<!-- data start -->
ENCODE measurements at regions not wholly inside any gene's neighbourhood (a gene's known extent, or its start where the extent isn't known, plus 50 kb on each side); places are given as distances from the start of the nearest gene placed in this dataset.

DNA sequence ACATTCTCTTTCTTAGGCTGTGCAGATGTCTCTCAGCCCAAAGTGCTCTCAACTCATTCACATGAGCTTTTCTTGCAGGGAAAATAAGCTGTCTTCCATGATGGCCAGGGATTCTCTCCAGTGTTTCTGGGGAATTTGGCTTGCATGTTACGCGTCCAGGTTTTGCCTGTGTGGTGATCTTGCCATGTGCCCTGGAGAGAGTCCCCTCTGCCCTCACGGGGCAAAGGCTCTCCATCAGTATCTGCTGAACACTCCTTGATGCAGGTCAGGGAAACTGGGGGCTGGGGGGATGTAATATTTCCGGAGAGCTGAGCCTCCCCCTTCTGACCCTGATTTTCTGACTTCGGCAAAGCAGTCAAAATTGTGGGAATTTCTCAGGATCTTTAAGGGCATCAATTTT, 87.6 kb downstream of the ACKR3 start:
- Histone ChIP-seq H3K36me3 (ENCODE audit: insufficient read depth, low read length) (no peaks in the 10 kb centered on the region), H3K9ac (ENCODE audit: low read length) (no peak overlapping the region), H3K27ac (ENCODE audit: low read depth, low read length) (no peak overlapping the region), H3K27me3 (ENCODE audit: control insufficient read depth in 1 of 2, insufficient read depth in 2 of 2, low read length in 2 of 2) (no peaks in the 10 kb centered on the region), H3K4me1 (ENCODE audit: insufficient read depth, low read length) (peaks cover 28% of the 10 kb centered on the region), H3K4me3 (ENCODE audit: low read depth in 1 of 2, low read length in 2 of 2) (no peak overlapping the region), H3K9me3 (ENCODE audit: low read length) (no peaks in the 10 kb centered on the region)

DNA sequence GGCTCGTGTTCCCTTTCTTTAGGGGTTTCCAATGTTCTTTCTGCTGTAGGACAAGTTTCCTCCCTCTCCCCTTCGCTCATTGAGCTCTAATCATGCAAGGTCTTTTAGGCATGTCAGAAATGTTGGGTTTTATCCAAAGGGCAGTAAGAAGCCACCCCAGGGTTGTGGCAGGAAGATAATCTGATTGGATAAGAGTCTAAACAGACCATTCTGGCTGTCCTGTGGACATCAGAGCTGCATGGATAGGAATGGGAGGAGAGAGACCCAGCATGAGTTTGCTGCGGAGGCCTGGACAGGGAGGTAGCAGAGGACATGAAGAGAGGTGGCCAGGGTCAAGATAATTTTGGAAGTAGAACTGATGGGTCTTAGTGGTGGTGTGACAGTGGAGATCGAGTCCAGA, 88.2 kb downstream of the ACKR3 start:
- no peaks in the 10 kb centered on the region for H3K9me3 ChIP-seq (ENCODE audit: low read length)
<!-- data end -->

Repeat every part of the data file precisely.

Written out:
ENCODE measurements at regions not wholly inside any gene's neighbourhood (a gene's known extent, or its start where the extent isn't known, plus 50 kb on each side); places are given as distances from the start of the nearest gene placed in this dataset.

DNA sequence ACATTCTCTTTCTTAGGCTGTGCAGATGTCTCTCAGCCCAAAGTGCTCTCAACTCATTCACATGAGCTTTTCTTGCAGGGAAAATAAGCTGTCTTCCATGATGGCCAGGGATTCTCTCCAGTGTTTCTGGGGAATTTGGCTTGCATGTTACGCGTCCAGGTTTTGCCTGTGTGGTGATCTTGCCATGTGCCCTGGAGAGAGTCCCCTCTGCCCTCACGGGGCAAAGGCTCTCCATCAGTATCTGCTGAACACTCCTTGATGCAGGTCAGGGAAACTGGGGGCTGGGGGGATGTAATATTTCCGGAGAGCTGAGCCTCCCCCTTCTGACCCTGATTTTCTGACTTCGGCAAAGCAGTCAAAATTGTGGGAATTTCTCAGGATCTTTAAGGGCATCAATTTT, 87.6 kb downstream of the ACKR3 start:
- Histone ChIP-seq H3K36me3 (ENCODE audit: insufficient read depth, low read length) (no peaks in the 10 kb centered on the region), H3K9ac (ENCODE audit: low read length) (no peak overlapping the region), H3K27ac (ENCODE audit: low read depth, low read length) (no peak overlapping the region), H3K27me3 (ENCODE audit: control insufficient read depth in 1 of 2, insufficient read depth in 2 of 2, low read length in 2 of 2) (no peaks in the 10 kb centered on the region), H3K4me1 (ENCODE audit: insufficient read depth, low read length) (peaks cover 28% of the 10 kb centered on the region), H3K4me3 (ENCODE audit: low read depth in 1 of 2, low read length in 2 of 2) (no peak overlapping the region), H3K9me3 (ENCODE audit: low read length) (no peaks in the 10 kb centered on the region)

DNA sequence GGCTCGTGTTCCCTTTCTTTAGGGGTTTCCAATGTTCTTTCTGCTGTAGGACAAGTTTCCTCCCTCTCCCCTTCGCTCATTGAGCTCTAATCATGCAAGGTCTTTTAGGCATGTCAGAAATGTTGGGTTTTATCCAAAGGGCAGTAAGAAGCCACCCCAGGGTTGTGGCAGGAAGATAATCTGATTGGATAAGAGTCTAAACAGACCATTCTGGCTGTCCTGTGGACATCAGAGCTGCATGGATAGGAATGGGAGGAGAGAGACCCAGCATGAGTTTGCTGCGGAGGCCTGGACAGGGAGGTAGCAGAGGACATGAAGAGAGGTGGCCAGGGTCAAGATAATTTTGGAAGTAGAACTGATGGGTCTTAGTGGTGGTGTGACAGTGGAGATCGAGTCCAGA, 88.2 kb downstream of the ACKR3 start:
- no peaks in the 10 kb centered on the region for H3K9me3 ChIP-seq (ENCODE audit: low read length)